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Life and Work of Valerie L. Thomas  May 5th, 2014

Ms. Thomas’ high school teachers encouraged her abilities and gave her extra projects. She graduated from high school in about 1961, at a time in our civil rights history when integration was just beginning in the southern U.S. universities. Vivienne Malone-Mayes became the first African American faculty member at Baylor University in this year. (Sullivan, 2002) Valerie stayed in her hometown to go to college at Morgan State University in the mid 1960’s and received a degree in physics in 1964 with highest honors. She then decided to join NASA in 1965 as a mathematician and data analyst. At NASA she worked for more than 10 years on the Landsat image processing system, the first satellite to provide images from outer space. With these images she was able to help predict worldwide crop yields. And with more knowledge analyzed from satellites in space, our technologies have blossomed in the information that can be transmitted and shared all over the world.

As a woman and an African American, Ms. Thomas worked her way up to associate chief of the Space Science Data Operations Office at NASA. And in a fictional children’s book, her invention as described is being seen as the future of television, video games and medical diagnosis. (Abdul-Jabbar, 2012) She retired from NASA in 1995. (Anderson, 2012)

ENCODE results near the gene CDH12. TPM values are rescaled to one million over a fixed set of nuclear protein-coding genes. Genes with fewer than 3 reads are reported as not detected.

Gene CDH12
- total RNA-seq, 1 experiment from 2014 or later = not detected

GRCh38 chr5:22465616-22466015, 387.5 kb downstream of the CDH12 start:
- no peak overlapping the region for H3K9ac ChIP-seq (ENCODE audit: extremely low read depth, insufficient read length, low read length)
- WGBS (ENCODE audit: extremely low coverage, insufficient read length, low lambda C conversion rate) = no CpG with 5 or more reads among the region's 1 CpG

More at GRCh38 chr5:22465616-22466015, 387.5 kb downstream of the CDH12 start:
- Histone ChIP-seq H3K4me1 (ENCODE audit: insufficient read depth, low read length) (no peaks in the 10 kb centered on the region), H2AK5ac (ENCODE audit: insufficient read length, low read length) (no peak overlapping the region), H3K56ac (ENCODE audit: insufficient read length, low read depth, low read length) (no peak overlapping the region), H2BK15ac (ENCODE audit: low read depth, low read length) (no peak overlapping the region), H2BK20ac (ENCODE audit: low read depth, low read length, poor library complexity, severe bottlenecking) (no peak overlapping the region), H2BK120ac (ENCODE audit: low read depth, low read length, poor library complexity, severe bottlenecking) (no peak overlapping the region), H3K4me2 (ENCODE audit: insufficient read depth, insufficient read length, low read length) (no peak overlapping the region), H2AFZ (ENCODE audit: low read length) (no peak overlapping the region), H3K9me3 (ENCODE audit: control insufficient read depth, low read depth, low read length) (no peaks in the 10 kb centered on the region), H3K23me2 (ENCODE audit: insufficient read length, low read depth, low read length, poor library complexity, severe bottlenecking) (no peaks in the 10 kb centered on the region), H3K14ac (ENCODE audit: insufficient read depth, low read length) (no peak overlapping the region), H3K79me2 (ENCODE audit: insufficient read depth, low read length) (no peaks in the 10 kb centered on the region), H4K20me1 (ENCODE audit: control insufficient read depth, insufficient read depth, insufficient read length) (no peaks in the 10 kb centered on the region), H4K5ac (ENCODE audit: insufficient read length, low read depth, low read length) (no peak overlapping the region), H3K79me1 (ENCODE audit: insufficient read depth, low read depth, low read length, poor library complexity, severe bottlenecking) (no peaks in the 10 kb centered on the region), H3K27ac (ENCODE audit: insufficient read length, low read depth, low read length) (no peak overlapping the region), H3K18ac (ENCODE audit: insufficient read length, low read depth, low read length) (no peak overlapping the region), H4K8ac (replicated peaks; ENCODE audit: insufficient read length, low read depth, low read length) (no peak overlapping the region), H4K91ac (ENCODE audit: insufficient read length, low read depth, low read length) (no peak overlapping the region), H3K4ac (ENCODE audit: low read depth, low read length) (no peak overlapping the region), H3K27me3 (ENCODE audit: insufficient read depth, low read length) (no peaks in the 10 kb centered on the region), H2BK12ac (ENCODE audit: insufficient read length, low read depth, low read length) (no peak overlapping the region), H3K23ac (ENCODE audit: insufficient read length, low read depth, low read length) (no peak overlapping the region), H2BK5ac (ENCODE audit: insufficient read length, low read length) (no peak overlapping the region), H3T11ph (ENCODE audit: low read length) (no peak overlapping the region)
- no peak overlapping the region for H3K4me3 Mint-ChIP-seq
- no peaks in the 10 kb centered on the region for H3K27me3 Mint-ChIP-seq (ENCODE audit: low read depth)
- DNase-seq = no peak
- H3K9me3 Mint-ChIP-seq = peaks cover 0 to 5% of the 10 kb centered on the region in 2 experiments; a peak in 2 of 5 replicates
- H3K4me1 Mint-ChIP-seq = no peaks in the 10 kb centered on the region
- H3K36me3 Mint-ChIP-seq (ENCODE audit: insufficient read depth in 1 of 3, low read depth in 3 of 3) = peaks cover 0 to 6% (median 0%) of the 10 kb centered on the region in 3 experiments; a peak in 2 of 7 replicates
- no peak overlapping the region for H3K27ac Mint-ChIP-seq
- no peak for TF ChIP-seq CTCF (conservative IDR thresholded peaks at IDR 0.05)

In the late 1980’s, Ms. Thomas was Project Manager for the Space Physics Analysis Network (SPAN) through NASA. (See page 8 on this hyperlink which shows Figure 1.  of their locations) SPAN was founded in 1980 by a group of scientists that eventually convinced NASA to fund the tail circuits (the phone lines from a NASA field center to your local computer) through the Office of Space Science Applications (OSSA). After 1988, OSSA established the NASA Science Internet Project Office (NSIPO) at Ames Research Center in Moffett Field California to meet all science communication requirements in OSSA. NSIPO was charged with consolidating diverse networking activities into optimum design to improve connectivity, interoperability and reduce costs and was to demonstrate the use of new technology. Networking activities such as NASA Science Network (NSN), based on TCP/IP protocol were funded from OSSA. Ms. Thomas’ team developed a computer network connecting research stations of scientists all over the globe in countries and continents like the U.S.A., South America, Canada and Europe. Communication and collaboration through technology have been probably a bigger hallmark in her life’s work so far than her invention of the illusion transmitter. It appears that The Security Act of 1987 affected all government and government-funded computer systems that contained sensitive data. SPAN management at the NSSDC at Goddard Space Flight Center (GSFC) at Greenbelt, Maryland was to make available to SPAN system managers a security toolbox that contained software and helpful hints for protecting their computer systems. In March 1989 Ms. Thomas collaborated on a publication for EOS, Volume 70, Issue 13, in SPR News: The focal point for scientists studying solar-planetary relationships about Transactions of the American Geophysical Union, under the Data Systems Users Working Group (DSUWG, also known as SPAN Users Group) titled SPAN: Riding the winds of change. Their report was sent from the Los Alamos National Laboratory in New Mexico. (Zwickl, 1989)